What are the Davis-Bacon and Related Acts?
The Davis-Bacon Act, as amended, requires that each contract over $2,000 to which the United States or the District of Columbia is a party for the construction, alteration, or repair of public buildings or public works shall contain a clause setting forth the minimum wages to be paid to various classes of laborers and mechanics employed under the contract. Under the provisions of the Act, contractors or their subcontractors are to pay workers employed directly upon the site of the work no less than the locally prevailing wages and fringe benefits paid on projects of a similar character. The Davis-Bacon Act directs the Secretary of Labor to determine such local prevailing wage rates.
In addition to the Davis-Bacon Act itself, Congress has added prevailing wage provisions to approximately 60 statutes which assist construction projects through grants, loans, loan guarantees, and insurance. These "related Acts" involve construction in such areas as transportation, housing, air and water pollution reduction, and health. If a construction project is funded or assisted under more than one Federal statute, the Davis-Bacon prevailing wage provisions may apply to the project if any of the applicable statutes requires payment of Davis-Bacon wage rates.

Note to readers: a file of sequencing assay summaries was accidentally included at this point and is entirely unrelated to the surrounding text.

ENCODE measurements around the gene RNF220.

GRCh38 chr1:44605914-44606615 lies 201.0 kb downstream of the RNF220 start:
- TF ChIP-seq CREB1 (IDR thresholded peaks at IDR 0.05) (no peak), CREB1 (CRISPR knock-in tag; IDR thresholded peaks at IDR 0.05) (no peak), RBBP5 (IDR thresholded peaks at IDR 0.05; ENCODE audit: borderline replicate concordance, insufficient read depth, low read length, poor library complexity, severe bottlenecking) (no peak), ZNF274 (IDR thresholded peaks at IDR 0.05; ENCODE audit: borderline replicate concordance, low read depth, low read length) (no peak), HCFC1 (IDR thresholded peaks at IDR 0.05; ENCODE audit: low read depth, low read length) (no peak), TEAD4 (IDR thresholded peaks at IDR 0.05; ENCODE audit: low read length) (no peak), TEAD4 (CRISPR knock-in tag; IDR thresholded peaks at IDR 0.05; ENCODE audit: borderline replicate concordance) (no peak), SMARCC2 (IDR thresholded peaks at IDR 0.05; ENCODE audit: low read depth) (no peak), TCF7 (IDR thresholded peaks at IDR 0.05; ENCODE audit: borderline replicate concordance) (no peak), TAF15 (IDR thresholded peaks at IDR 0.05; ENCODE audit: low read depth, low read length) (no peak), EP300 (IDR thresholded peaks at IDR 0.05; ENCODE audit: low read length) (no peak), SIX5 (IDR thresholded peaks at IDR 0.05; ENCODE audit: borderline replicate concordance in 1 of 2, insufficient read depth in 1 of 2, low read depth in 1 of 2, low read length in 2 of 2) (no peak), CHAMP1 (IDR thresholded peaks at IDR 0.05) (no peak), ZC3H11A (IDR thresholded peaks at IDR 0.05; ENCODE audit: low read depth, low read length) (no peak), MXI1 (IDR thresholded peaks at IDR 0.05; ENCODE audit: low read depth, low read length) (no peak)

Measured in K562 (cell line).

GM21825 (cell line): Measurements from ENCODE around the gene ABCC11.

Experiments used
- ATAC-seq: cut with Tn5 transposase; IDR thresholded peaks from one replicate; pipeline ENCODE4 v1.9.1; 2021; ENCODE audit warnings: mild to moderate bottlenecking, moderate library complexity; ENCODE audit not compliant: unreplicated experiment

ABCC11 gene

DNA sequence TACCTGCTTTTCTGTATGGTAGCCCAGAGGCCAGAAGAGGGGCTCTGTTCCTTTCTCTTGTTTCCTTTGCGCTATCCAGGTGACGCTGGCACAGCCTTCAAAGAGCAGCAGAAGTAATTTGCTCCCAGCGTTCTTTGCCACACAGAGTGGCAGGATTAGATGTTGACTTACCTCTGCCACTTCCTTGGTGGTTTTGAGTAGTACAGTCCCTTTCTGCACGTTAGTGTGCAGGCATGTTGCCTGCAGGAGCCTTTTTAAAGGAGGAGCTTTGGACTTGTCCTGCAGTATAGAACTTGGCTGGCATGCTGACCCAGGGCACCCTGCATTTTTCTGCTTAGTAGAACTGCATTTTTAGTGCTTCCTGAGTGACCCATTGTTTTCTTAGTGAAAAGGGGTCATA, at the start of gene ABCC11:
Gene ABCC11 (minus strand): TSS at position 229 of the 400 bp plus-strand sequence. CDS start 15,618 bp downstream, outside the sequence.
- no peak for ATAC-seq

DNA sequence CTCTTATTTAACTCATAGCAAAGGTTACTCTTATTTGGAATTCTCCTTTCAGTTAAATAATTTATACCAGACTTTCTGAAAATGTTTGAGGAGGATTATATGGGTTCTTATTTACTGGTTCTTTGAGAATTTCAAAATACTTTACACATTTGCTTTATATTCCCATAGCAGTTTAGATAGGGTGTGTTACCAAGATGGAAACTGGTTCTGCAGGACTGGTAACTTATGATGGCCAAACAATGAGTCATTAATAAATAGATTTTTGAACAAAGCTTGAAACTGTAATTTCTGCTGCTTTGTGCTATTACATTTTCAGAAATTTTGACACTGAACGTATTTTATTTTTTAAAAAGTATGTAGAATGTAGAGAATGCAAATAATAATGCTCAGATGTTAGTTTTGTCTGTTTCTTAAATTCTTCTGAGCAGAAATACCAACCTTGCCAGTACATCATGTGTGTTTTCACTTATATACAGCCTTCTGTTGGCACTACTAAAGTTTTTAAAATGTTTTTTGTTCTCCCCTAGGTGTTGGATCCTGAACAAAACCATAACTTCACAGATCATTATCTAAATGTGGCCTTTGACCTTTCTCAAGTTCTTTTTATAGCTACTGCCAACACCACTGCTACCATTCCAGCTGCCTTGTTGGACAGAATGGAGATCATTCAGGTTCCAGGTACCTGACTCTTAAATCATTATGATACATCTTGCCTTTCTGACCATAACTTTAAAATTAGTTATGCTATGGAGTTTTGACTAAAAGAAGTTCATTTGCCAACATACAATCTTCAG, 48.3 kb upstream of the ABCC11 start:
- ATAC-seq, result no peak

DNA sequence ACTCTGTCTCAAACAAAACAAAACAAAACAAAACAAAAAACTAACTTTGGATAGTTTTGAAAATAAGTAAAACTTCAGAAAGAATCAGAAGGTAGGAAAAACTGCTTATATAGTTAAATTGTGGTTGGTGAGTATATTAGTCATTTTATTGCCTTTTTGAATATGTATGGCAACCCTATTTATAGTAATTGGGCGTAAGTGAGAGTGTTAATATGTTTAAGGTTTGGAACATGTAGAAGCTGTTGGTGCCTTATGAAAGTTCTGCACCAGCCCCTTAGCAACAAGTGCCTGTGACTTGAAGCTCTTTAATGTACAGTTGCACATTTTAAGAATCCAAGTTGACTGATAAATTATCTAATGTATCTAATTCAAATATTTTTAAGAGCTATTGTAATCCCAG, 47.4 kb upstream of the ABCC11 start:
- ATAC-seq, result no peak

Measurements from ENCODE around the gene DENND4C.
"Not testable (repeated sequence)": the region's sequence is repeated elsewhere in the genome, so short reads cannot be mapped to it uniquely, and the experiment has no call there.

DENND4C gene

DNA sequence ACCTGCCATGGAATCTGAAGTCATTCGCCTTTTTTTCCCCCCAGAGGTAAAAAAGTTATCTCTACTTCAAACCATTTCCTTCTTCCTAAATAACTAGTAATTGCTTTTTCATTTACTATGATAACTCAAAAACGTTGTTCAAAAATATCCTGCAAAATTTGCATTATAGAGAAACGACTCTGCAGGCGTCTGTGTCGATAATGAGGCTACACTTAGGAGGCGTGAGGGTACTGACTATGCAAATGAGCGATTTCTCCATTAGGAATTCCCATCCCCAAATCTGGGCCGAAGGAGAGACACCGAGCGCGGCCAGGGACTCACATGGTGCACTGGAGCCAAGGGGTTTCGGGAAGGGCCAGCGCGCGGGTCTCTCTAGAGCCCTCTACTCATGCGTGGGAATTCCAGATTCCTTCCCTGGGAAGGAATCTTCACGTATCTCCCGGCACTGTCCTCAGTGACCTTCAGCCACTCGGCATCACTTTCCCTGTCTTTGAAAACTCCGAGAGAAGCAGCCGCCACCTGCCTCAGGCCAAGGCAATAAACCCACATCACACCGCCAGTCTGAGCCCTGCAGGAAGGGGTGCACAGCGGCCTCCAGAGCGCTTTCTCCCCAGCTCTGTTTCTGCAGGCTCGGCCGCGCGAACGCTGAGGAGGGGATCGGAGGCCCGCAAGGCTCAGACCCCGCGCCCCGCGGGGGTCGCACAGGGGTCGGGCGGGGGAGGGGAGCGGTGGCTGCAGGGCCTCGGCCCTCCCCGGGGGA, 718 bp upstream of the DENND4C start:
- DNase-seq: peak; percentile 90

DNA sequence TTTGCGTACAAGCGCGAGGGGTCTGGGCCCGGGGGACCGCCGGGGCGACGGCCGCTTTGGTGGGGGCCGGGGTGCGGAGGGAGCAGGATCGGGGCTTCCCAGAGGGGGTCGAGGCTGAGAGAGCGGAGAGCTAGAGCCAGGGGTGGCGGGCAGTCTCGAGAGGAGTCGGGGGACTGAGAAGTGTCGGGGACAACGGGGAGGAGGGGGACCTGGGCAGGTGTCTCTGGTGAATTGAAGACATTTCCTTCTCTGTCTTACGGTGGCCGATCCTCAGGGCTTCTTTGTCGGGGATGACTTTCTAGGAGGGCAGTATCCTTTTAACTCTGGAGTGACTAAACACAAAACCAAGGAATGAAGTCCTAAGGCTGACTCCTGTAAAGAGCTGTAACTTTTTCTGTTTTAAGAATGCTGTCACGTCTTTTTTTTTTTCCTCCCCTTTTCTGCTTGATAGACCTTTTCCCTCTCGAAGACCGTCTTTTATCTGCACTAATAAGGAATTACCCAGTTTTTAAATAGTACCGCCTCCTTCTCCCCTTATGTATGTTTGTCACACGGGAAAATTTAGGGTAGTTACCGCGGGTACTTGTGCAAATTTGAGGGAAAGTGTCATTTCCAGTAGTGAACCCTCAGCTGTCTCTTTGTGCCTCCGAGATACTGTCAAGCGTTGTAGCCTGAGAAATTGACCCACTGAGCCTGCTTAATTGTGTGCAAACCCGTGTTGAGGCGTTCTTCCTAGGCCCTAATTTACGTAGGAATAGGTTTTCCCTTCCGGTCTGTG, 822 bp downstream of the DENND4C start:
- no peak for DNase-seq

The geographic scope of the Davis-Bacon Act is limited, by its terms, to the 50 States and the District of Columbia. By the same token, the scope of each of the related Acts is determined by the terms of the particular statute under which the Federal assistance is provided. For example, Davis-Bacon prevailing wage provisions would apply to a construction contract located in Guam or the Virgin Islands funded under the Housing and Community Development Act of 1974, even though the Davis-Bacon Act itself does not apply to Federal construction contracts to be performed outside the 50 States and the District of Columbia.